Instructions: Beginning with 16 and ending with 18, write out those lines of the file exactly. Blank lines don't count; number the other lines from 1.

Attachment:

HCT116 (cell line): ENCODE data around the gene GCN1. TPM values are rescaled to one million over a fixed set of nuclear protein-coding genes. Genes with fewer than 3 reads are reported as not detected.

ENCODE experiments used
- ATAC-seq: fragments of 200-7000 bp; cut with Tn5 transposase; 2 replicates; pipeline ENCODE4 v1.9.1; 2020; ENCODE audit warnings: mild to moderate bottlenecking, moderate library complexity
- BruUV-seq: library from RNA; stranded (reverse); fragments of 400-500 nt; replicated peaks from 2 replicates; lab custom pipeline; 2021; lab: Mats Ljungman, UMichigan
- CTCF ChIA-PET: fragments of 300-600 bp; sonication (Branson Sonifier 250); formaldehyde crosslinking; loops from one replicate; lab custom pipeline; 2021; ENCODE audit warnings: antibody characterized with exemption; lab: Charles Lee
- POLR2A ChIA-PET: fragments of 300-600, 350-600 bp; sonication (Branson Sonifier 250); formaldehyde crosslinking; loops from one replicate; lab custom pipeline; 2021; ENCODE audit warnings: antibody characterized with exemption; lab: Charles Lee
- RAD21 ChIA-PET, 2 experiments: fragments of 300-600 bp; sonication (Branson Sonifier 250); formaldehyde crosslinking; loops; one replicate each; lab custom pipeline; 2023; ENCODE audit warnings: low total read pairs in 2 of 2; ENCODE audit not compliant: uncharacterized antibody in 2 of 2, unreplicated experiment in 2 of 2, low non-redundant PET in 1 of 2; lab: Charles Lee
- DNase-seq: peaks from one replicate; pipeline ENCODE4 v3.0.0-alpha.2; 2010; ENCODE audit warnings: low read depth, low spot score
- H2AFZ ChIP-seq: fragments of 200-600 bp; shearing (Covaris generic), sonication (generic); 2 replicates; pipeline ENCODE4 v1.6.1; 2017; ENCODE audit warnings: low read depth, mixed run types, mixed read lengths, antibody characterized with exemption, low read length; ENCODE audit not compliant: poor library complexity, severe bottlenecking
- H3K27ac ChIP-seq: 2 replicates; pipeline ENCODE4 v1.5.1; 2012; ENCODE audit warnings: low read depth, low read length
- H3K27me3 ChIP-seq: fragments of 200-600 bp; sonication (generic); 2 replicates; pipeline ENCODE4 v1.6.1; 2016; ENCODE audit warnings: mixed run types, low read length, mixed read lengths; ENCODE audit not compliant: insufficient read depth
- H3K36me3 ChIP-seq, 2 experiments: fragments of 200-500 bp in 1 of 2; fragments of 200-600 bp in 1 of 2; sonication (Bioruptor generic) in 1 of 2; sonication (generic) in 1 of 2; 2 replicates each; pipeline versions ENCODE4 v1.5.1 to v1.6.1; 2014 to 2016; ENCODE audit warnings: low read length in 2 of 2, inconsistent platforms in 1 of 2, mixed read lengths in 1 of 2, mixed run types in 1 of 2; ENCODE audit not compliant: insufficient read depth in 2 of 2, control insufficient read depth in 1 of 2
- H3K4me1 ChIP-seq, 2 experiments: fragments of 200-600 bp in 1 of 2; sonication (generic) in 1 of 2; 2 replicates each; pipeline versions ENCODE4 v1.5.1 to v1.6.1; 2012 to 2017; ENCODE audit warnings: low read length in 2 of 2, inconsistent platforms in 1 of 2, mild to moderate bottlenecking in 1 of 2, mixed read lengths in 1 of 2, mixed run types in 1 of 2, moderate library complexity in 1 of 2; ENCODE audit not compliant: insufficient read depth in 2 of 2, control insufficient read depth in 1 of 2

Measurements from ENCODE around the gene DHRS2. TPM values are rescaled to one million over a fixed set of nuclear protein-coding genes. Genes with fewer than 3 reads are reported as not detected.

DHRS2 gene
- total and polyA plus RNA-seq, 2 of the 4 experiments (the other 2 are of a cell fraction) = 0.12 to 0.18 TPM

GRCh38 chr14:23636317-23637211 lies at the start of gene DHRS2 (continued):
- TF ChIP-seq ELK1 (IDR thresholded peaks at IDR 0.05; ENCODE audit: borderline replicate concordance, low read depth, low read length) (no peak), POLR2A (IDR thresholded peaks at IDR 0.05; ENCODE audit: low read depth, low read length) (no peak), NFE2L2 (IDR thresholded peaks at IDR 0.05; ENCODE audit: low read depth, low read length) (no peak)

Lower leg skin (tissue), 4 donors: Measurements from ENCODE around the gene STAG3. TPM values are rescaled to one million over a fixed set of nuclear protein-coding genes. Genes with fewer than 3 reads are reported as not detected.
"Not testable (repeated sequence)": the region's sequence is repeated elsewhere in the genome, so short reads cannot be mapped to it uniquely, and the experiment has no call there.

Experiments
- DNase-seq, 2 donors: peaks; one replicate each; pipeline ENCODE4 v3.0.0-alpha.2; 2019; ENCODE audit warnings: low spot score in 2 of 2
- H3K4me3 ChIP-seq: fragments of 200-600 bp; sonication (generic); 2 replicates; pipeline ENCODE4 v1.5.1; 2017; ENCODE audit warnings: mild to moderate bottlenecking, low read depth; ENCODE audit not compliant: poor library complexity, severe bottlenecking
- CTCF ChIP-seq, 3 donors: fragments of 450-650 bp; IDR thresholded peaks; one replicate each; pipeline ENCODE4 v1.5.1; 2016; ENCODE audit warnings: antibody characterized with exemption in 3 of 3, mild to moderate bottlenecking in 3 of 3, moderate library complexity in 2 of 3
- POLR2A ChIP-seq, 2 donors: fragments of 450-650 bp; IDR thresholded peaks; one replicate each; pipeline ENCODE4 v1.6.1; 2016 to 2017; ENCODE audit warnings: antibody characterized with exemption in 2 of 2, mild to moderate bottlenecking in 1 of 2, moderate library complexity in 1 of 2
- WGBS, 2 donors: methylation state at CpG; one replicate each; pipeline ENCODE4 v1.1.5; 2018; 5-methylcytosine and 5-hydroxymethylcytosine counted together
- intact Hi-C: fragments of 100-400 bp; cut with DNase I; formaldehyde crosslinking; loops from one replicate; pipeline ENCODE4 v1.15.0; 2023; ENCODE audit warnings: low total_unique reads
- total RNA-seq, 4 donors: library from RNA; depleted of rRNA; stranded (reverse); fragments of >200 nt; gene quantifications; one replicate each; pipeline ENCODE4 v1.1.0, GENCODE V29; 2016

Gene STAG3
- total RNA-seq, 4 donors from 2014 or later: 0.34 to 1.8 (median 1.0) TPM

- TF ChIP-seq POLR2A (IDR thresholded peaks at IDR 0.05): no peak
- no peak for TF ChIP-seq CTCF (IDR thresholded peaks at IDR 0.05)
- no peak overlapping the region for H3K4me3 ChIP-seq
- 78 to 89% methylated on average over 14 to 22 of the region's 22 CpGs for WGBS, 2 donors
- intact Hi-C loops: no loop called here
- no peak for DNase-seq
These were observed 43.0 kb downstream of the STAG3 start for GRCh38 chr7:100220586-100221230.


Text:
- total and polyA plus RNA-seq, 2 of the 4 experiments (the other 2 are of a cell fraction) = 0.12 to 0.18 TPM

GRCh38 chr14:23636317-23637211 lies at the start of gene DHRS2 (continued):
- TF ChIP-seq ELK1 (IDR thresholded peaks at IDR 0.05; ENCODE audit: borderline replicate concordance, low read depth, low read length) (no peak), POLR2A (IDR thresholded peaks at IDR 0.05; ENCODE audit: low read depth, low read length) (no peak), NFE2L2 (IDR thresholded peaks at IDR 0.05; ENCODE audit: low read depth, low read length) (no peak)